A game-changing trend
Besides the low barrier entry, what makes cloud kitchens attractive is its cost-effectiveness: with the ability to eliminate brick-and-mortar-related overheads, “cloud kitchens can easily take advantage of on-demand labour and don’t have to worry about service staff at all,” stated in an article by software company for food entrepreneurs and cloud kitchens, The Food Corridor.
“The [cloud kitchen] approach is still fairly new to us,” expressed Tamish Aswani, owner of MASTI Biryanis & Kebabs who has recently launched their second outlet under Everplate Kitchens. Their first outlet in World Trade Centre Sudirman had to take a backseat as the world was battling the C19-induced crisis, thus they “had to find a game plan that was affordable and maximise delivery services, and it seems like cloud kitchen is the way.”
Tamish admitted that the decision to launch their second branch through a cloud kitchen was not only caused by the setback following the pandemic but because he seeks longer and flexible operational hours. Targeting audiences on weekends was also the reason behind their expansion to cloud kitchen, as their WTC outlet was targeted for visitors during office hours.
“At first, we were looking for a well-organised facilitator: infrastructure-wise and internal SOP-wise, and the Everplate team seemed to really accommodate that. Space is provided and from there it’s plug and play.”
For Niyom Express, a restaurant brand that produces Thai Food, it has always been a cloud kitchen from the get-go. “There was never a switch from conventional [restaurant] to cloud, and we represent the whole concept of cloud restaurant from every aspect: taste, production lead time, packaging and brand image,” said the business owner Darwin Setiawan. The reason behind this is as expected: its economic nature. Without operating a physical storefront, Niyom Express, as with other ghost restaurants, started off with low business capital and fewer labour expenses. “As a cloud restaurant, there’s no need to provide front-of-house operations for service or staff, and we get to set up cost reduction.”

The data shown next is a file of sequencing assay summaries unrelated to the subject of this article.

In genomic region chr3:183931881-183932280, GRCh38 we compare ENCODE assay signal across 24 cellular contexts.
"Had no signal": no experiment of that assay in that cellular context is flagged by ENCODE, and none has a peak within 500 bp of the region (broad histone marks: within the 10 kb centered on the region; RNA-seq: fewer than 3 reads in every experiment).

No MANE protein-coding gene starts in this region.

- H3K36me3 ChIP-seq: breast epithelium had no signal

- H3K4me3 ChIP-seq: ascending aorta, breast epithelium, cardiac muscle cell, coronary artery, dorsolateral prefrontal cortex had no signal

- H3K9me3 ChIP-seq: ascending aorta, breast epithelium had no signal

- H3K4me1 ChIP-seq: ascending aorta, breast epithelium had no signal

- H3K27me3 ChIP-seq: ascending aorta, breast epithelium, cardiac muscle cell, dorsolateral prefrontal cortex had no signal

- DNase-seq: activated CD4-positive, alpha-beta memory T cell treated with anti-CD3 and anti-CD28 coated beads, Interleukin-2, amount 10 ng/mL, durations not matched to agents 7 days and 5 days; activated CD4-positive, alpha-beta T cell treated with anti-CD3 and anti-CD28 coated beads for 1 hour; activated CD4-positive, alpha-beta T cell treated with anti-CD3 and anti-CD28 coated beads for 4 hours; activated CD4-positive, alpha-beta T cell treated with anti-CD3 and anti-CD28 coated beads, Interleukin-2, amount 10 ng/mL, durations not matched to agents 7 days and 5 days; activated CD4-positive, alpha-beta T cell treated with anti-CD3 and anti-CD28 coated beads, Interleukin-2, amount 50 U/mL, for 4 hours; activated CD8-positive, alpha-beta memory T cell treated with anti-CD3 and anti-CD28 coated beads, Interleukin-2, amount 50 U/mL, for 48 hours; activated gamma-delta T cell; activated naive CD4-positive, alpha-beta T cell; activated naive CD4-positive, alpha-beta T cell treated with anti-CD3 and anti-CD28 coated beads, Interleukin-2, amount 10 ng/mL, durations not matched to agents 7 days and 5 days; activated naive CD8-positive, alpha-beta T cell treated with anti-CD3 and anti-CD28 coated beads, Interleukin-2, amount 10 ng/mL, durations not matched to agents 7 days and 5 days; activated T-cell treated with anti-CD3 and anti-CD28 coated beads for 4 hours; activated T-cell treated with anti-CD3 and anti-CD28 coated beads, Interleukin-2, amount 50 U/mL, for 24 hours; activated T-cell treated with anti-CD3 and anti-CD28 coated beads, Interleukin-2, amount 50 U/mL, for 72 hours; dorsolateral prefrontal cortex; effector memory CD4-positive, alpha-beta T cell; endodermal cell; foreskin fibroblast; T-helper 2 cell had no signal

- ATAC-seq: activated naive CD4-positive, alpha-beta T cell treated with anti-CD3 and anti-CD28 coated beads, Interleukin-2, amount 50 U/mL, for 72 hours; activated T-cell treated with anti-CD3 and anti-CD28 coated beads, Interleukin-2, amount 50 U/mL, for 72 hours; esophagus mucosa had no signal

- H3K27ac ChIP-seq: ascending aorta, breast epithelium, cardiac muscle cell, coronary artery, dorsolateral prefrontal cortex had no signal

However, Darwin argues whether cloud kitchen should be the substitute for the traditional restaurant concept. Although the former provides a great deal of hassle-free values, either is “really a choice of business direction that we want to take.”
The outlooks to the restaurant industry
Today, not only traditional restaurants have to grapple with high operational costs, brutal competitions and commissions to third-party delivery apps, but they have to compete with the sprouting ghost restaurants as well. The situation is made worse by the coronavirus aftermath, with many are still reluctant to dine out.
“I think it’s quite likely that [cloud kitchen] will be around for some time. The amounts coming from Amazon, CloudKitchens and other big companies show how serious they are in disrupting the [conventional restaurant] industry. Which is sad, because, at the end of the day, the winner will most likely be either a tech company or a delivery company,” asserted Banjo Tasning, co-founder of Pò Noodle Bar, which welcomed a flock of patrons on a daily basis prior to the pandemic.
To maintain the welfare of the conventional restaurant in these challenging times, he professed that brick-and-mortars must set the bar higher by boosting creativity. “Now more than ever, we have to be more creative in utilising the functionality of our space and put more attention to our in-house services.”